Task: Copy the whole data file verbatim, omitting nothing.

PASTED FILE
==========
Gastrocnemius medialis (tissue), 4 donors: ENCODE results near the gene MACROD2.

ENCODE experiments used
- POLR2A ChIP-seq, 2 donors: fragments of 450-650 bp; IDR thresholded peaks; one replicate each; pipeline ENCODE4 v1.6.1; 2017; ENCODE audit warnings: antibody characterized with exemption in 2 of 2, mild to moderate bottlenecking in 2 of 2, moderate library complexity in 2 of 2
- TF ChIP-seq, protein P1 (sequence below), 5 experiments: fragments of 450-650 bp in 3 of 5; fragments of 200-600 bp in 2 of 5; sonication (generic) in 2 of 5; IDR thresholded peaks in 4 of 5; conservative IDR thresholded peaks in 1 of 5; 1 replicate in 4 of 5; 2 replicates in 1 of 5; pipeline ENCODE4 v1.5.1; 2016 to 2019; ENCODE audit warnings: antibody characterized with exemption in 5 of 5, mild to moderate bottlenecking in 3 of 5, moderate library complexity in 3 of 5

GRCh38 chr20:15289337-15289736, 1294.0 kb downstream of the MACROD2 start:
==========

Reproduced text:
Gastrocnemius medialis (tissue), 4 donors: ENCODE results near the gene MACROD2.

ENCODE experiments used
- POLR2A ChIP-seq, 2 donors: fragments of 450-650 bp; IDR thresholded peaks; one replicate each; pipeline ENCODE4 v1.6.1; 2017; ENCODE audit warnings: antibody characterized with exemption in 2 of 2, mild to moderate bottlenecking in 2 of 2, moderate library complexity in 2 of 2
- TF ChIP-seq, protein P1 (sequence below), 5 experiments: fragments of 450-650 bp in 3 of 5; fragments of 200-600 bp in 2 of 5; sonication (generic) in 2 of 5; IDR thresholded peaks in 4 of 5; conservative IDR thresholded peaks in 1 of 5; 1 replicate in 4 of 5; 2 replicates in 1 of 5; pipeline ENCODE4 v1.5.1; 2016 to 2019; ENCODE audit warnings: antibody characterized with exemption in 5 of 5, mild to moderate bottlenecking in 3 of 5, moderate library complexity in 3 of 5

GRCh38 chr20:15289337-15289736, 1294.0 kb downstream of the MACROD2 start: